“The Expendables,” sad to say, is just that: a movie the world could have done nicely without. It looks like a vanity project from the aging Sylvester Stallone, who directed and co-wrote the screenplay. The ads for it feature two of Sly’s ol’ action hero buddies, Arnold Schwarzenegger and Bruce Willis, but they are misleading. The Guvernator appears like an angelic visitor, framed by bright lights in a church door, utters maybe ten lines, and departs back into glory, or perhaps California. Willis plays the cameo role of Mr. Church, completing the trio’s one brief scene together, then disappears from the proceedings.
The rest of the film is basically shooting, knifing, strafing, bombing, and setting on fire of places and people. Oh, there are some throwaway tough guy lines and jokes to lighten matters up, but these are far too few and far between. It is as if Stallone and fellow screenwriter Dave Callaham just ran out of words--not that Rocky/Rambo’s creator has ever been long on dialogue--and began piling action sequence on action sequence. The result, however, is to render all the furious violence, well, boring, and at times laughable, but not intentionally so.
The title characters, if we can call them that, are a buncha soldiers of fortune, apparently headquartered at a garage cum tattoo parlor run by one “Tool,“ (Mickey Rourke, in his post-”Wrestler” scumbag mode). The gang comprises Lee Christmas (Jason Statham), Ying Yang (Jet Li), Toll Road (Randy Couture), and Hale Caesar (Terry Crews)--and no, I am not making this up. As their leader, Barney Ross, Stallone tries to project a certain world weariness, but he mostly just looks weary, appropriately for his 64 years.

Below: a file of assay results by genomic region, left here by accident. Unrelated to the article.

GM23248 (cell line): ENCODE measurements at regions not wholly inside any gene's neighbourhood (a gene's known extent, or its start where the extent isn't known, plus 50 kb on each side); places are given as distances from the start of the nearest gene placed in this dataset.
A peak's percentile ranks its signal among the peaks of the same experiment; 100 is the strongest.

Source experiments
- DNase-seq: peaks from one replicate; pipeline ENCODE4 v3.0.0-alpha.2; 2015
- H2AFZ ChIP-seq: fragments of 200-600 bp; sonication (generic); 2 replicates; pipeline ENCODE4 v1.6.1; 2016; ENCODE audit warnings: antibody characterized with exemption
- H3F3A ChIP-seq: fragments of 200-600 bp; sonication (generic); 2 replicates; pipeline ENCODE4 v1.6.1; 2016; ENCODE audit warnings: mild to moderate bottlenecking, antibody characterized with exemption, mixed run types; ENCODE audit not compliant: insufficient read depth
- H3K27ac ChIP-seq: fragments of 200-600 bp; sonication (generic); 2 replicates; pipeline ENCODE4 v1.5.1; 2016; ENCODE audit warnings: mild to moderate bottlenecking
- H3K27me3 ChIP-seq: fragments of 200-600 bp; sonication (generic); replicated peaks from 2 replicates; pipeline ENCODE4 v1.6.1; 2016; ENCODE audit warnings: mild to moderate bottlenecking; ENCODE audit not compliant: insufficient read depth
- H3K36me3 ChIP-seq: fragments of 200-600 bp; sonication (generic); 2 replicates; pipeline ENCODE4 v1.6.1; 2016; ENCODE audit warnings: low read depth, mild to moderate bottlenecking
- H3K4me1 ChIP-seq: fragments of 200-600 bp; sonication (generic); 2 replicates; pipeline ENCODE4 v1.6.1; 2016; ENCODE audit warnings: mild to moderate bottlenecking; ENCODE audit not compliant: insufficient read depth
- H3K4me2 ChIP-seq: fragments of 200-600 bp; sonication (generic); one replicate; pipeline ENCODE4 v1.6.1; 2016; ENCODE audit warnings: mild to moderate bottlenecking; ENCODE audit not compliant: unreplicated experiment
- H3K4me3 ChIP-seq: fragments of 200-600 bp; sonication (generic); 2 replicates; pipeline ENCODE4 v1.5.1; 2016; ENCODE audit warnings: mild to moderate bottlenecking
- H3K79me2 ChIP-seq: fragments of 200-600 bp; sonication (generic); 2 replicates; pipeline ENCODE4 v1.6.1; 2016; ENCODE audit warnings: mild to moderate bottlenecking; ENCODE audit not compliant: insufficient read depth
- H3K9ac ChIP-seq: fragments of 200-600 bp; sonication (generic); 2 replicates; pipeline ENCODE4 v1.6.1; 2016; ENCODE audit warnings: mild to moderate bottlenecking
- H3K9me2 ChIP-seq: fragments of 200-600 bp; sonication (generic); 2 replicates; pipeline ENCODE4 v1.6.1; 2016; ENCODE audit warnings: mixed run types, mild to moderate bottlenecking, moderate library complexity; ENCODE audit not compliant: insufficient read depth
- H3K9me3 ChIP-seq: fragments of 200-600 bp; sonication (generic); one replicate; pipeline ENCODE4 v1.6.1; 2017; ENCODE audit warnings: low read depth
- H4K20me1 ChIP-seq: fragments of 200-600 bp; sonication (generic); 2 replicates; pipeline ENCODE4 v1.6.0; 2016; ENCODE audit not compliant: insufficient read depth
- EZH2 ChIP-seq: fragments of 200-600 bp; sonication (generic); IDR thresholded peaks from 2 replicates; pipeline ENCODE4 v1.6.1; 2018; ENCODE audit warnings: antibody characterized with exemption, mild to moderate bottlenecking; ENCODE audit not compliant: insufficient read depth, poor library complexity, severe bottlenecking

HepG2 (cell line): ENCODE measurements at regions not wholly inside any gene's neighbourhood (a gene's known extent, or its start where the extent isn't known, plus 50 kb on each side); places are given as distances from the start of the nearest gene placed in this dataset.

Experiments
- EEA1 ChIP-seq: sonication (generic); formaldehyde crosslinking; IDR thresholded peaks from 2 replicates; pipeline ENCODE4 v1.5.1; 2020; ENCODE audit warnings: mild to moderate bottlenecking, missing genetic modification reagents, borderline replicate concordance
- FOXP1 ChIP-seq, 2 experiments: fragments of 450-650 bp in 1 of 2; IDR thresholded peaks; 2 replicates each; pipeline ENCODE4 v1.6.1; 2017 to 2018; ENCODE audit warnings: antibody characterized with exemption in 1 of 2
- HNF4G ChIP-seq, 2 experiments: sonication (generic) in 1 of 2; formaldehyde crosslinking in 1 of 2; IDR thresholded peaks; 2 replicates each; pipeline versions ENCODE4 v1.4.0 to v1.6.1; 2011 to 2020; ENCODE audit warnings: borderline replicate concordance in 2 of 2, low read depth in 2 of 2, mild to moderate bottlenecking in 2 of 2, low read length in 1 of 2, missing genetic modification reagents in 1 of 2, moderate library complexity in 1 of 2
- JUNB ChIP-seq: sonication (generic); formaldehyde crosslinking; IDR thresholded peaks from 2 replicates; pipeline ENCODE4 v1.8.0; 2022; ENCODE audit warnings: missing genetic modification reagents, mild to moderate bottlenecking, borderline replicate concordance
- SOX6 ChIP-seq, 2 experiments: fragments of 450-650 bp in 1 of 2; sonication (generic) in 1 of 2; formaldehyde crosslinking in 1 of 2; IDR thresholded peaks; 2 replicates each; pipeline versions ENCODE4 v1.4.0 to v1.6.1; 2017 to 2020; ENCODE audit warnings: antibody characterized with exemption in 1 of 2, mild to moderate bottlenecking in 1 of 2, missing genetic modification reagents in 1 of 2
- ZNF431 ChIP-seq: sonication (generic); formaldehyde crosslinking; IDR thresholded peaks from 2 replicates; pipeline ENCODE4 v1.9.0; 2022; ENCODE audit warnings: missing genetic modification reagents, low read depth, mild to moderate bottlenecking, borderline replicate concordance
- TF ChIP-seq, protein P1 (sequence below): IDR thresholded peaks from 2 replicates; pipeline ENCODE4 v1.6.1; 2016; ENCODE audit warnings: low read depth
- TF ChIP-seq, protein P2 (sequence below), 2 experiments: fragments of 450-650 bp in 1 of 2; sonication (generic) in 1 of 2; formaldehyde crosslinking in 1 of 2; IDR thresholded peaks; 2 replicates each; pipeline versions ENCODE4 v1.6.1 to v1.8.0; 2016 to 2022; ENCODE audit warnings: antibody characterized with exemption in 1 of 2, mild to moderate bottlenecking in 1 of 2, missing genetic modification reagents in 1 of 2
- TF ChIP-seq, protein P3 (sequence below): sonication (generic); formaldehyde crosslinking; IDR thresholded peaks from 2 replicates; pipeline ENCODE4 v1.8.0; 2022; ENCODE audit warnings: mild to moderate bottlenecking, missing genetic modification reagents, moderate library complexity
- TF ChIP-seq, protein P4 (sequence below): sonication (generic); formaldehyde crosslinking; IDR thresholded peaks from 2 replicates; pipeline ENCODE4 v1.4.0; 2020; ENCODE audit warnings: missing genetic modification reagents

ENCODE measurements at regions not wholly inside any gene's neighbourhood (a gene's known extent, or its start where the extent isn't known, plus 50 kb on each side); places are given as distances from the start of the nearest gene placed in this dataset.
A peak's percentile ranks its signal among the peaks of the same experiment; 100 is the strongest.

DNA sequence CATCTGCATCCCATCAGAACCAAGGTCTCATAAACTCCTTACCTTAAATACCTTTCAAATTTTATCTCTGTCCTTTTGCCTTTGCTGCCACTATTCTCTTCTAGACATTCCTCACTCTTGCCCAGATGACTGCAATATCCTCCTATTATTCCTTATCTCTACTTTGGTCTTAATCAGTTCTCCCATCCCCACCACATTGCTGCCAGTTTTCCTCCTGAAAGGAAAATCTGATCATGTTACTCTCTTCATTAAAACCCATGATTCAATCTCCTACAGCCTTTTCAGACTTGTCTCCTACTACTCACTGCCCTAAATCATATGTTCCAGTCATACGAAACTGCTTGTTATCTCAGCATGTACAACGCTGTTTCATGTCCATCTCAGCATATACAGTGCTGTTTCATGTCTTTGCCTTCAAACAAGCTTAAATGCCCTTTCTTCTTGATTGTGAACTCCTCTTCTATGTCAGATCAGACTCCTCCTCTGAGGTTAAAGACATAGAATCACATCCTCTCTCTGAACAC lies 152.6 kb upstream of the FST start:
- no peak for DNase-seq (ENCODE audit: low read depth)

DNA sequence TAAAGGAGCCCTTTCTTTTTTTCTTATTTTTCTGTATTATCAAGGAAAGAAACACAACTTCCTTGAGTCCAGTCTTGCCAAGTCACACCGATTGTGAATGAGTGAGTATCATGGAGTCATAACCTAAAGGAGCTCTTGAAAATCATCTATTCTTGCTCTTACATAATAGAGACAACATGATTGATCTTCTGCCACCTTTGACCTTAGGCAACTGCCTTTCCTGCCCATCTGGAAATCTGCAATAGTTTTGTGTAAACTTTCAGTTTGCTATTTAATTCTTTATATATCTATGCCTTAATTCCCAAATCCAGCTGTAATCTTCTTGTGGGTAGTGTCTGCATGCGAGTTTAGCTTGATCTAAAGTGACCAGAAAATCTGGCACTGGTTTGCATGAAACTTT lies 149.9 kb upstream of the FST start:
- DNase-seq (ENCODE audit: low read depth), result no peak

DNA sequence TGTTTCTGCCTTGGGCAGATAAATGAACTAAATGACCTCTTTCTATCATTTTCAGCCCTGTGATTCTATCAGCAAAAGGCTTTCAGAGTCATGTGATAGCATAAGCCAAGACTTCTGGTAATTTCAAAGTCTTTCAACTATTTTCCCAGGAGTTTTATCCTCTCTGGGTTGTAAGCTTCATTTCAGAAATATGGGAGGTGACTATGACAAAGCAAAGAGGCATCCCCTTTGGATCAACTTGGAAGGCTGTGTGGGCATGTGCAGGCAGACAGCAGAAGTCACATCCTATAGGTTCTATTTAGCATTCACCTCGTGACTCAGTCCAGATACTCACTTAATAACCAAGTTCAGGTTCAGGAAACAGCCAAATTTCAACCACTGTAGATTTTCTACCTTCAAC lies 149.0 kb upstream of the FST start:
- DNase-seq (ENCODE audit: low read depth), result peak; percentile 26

The mission what Mr. Church, actually a CIA guy, sends them on is to liberate a tiny South American country run by dictator General Garza (David Zayas), who is bankrolled by a rogue ex-CIA agent named James Munroe (Eric Roberts), whose “doctrine” is not be confused with the original. Seems he wants to run his own cocaine operation, so he has laid down the law about who does what to whom. He and his henchmen, Paine and The Brit, terrorize the locals, including the Generalissimo’s daughter, Sandra (Giselle Itie),who, it develops, is the leader of what passes for the local resistance and the CIA’s contact.
After the set-up, the movie follows the standard “blow up the fort to save the damsel in distress formula.” Stallone throws in a few allusions to his own films and (I think) to “Casablanca,” as window dressing. But the young male target audience isn’t likely to be amused, as they clearly were by the non-stop mayhem and mind-numbingly thunderous soundtrack. (A violent storm burst outside the theater when I saw the movie: I had no idea.)
Give Stallone this: he sure knows how to make money. “The Expendables” opened big this weekend, will likely make scads in its worldwide release (where language difficulties present no problem), and an indefinite afterlife on the Spike channel and, I presume, a video game version. I’d advise against adding to the profit. It’s very appropriately rated “R.”